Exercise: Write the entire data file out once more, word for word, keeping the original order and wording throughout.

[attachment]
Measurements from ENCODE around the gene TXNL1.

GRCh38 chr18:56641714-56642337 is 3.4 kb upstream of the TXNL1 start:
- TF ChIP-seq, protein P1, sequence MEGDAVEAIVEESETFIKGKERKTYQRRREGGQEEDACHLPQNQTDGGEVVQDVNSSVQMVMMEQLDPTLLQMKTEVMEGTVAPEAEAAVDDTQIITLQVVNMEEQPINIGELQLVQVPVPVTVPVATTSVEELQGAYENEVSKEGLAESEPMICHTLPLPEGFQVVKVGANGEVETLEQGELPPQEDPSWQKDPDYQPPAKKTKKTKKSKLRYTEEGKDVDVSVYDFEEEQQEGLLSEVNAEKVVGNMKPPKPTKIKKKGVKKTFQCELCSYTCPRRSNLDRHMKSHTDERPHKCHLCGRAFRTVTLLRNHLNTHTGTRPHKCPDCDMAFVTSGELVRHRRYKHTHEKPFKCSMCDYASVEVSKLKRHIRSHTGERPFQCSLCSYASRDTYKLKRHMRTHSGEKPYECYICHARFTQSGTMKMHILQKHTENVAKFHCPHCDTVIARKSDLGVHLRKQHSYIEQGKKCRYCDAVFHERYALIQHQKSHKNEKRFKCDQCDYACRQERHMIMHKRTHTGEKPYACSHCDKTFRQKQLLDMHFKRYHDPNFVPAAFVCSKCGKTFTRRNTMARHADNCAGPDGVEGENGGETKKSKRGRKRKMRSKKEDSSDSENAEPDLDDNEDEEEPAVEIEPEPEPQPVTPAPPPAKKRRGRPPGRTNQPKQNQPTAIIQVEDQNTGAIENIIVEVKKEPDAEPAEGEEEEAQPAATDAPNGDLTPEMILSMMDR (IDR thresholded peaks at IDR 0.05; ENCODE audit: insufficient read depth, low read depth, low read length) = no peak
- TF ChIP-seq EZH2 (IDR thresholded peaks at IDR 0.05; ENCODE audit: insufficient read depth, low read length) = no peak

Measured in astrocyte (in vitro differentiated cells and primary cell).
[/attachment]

Measurements from ENCODE around the gene TXNL1.

GRCh38 chr18:56641714-56642337 is 3.4 kb upstream of the TXNL1 start:
- TF ChIP-seq, protein P1, sequence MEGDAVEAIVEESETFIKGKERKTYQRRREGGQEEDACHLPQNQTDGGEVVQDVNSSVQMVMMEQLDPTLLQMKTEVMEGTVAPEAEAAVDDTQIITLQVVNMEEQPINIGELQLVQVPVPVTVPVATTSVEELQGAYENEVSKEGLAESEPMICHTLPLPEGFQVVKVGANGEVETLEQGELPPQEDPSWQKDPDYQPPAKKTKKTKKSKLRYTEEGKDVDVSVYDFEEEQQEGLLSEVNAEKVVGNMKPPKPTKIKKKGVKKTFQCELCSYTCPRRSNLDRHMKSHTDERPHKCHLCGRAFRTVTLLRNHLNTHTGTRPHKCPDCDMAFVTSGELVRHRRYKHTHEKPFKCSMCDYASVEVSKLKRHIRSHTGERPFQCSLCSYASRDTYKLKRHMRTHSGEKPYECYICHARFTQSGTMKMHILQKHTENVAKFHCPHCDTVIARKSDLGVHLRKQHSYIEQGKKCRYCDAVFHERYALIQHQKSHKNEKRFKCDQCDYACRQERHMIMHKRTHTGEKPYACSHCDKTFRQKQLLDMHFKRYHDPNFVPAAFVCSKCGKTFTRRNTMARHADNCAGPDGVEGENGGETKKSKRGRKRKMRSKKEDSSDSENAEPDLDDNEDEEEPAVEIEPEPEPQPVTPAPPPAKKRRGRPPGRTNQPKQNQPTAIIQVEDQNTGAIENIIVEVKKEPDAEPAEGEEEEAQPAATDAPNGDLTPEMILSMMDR (IDR thresholded peaks at IDR 0.05; ENCODE audit: insufficient read depth, low read depth, low read length) = no peak
- TF ChIP-seq EZH2 (IDR thresholded peaks at IDR 0.05; ENCODE audit: insufficient read depth, low read length) = no peak

Measured in astrocyte (in vitro differentiated cells and primary cell).